Cell and Molecular Immunology
Cytomegalovirus (CMV) infects and is carried by 70-100% of the world’s population, but rarely gives symptoms in the healthy population. In immunosuppressed patients, such as organ or stem cell transplant patients, AIDS patients and neonates, CMV may cause very serious disease and even death.
CMV disease in these groups of patients has also high-lightened the role of the virus in the development of other diseases, in particular for vascular diseases, autoimmune diseases and possibly in certain types of cancer. We have developed new sensitive techniques for detection of CMV infection in tissues from patients with various autoimmune diseases, vascular diseases and cancers. We can now detect an active CMV infection in affected organs in a majority of these patients but not in healthy tissue from the same patients or in tissues from control patients.
We know that CMV is able control different cellular and immunological functions and may thereby precipitate disease development. Antiviral treatment strategies may therefore become useful to cure or control a variety of different diseases. Hence, our long-term goals are to further develop an understanding of how CMV is specifically involved in the development of different diseases, and to find new targets for treatment strategies.
New evidence implies a frequent presence of Cytomegalovirus (CMV), a herpes virus that infects and is carried by a large part of the population, is present in inflammatory diseases and cancer. Our goal is to increase the knowledge of the role of CMV in these diseases and to develop new treatment strategies.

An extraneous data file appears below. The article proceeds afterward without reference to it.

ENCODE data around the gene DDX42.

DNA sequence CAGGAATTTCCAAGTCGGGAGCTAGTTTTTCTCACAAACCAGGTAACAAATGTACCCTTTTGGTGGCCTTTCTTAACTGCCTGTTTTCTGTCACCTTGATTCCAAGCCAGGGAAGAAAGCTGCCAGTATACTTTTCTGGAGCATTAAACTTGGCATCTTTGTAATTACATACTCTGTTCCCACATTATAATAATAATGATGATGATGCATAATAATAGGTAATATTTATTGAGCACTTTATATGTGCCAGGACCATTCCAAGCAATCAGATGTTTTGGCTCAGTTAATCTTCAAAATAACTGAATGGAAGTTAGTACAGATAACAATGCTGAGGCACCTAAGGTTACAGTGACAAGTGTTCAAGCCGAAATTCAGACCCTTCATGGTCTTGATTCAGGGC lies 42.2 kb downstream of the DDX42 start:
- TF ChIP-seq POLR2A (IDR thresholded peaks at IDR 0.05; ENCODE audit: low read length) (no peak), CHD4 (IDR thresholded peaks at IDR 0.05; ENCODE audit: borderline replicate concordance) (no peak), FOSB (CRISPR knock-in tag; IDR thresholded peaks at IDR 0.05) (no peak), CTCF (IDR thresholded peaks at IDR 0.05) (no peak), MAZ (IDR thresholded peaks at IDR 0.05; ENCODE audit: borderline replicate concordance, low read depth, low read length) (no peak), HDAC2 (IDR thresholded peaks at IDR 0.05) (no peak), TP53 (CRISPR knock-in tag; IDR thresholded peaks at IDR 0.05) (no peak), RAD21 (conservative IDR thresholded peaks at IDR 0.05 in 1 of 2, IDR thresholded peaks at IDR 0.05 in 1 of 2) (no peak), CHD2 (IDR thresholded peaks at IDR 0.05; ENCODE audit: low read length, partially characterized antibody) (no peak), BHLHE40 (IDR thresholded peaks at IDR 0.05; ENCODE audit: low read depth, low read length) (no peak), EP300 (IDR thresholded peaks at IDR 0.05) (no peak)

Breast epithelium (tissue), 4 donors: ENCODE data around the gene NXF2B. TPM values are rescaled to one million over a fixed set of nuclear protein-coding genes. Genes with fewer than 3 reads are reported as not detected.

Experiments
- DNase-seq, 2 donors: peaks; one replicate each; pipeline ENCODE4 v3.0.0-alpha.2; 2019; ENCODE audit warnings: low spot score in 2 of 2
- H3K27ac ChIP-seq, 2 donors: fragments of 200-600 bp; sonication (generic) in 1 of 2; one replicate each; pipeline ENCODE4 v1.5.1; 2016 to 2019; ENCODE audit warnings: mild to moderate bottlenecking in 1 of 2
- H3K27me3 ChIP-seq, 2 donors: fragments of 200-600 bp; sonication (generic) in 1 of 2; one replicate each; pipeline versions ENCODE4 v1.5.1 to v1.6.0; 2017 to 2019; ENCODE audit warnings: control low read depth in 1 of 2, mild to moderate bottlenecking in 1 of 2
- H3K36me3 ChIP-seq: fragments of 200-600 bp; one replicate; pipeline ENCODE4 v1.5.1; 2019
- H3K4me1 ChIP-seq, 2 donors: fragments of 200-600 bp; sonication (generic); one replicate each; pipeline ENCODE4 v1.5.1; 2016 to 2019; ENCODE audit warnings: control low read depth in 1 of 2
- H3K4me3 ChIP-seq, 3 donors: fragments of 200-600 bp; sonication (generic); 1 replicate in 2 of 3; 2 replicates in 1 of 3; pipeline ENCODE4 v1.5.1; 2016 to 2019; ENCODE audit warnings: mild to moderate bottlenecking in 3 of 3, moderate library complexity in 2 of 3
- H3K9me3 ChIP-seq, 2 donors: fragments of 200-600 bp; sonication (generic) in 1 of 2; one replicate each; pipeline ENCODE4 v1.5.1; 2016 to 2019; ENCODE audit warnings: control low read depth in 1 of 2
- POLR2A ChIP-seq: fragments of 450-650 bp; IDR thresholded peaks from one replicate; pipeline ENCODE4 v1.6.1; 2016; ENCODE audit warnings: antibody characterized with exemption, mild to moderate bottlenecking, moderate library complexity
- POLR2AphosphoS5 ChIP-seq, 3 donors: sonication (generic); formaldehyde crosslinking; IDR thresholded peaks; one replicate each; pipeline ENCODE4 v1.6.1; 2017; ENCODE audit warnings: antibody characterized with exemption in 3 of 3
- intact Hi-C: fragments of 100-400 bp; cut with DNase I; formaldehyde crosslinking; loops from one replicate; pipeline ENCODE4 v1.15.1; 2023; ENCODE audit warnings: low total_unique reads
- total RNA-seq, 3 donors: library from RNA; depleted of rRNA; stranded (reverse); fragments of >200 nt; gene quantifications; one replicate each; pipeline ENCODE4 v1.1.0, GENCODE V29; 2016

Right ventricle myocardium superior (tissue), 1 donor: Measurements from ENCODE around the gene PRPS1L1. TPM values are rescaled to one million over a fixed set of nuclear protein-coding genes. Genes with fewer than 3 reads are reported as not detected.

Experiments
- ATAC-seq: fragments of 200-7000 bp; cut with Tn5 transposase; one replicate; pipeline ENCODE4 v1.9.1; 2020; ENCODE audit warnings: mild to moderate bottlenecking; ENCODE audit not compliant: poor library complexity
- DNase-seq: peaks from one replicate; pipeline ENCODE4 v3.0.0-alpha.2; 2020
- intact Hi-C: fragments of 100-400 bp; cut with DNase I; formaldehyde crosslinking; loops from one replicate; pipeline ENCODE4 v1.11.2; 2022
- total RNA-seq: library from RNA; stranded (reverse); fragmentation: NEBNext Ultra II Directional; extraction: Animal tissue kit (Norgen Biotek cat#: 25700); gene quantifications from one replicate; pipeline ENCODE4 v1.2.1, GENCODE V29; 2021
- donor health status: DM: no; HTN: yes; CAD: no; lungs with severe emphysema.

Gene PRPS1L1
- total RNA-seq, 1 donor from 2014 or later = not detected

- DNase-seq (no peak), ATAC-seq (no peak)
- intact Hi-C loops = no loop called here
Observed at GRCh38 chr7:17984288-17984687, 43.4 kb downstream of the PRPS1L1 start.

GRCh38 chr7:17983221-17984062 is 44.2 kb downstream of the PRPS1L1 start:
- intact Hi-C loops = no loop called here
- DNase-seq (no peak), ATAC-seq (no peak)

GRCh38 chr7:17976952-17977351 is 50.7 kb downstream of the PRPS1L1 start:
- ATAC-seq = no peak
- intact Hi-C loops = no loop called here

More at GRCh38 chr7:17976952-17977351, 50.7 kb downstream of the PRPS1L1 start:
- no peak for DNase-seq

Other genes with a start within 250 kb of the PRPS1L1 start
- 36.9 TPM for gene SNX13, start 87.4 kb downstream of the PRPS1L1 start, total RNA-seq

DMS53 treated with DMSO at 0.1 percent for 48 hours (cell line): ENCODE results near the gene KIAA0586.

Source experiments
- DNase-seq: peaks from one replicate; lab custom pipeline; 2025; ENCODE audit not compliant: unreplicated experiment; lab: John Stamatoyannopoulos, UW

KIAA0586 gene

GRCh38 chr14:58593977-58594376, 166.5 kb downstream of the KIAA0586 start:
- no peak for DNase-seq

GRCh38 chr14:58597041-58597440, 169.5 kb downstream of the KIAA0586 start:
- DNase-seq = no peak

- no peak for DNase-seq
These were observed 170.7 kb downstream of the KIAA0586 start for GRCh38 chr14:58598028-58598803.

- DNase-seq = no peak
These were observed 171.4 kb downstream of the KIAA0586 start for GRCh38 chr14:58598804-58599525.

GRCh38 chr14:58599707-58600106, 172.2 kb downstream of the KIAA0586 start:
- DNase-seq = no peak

Ninety percent of all cancer deaths arise from tumor metastasis, a process that depends on the delamination and spread of tumor cells. Only a minority of the tumor cells, i.e. tumor-initiating cells also referred to as cancer stem cells (CSCs), are capable of successfully seeding a distant site. The CSC hypothesis proposes that only a subset of tumor cells have the ability to self-renew and are thus responsible for driving tumorigenesis, making them ideal targets for cancer intervention. Our research group focuses on the early steps of the metastatic process, i.e. migration and invasion of the tumor cells into circulation through a process known as epithelial to mesenchymal transition (EMT) and the mechanisms controlling this process. Recent discoveries have provided the compelling evidence that during the process of EMT cells are converted into cancer stem cells (CSCs). Our main interest is to gain a better understanding of cellular changes that induces EMT and conversion to CSCs.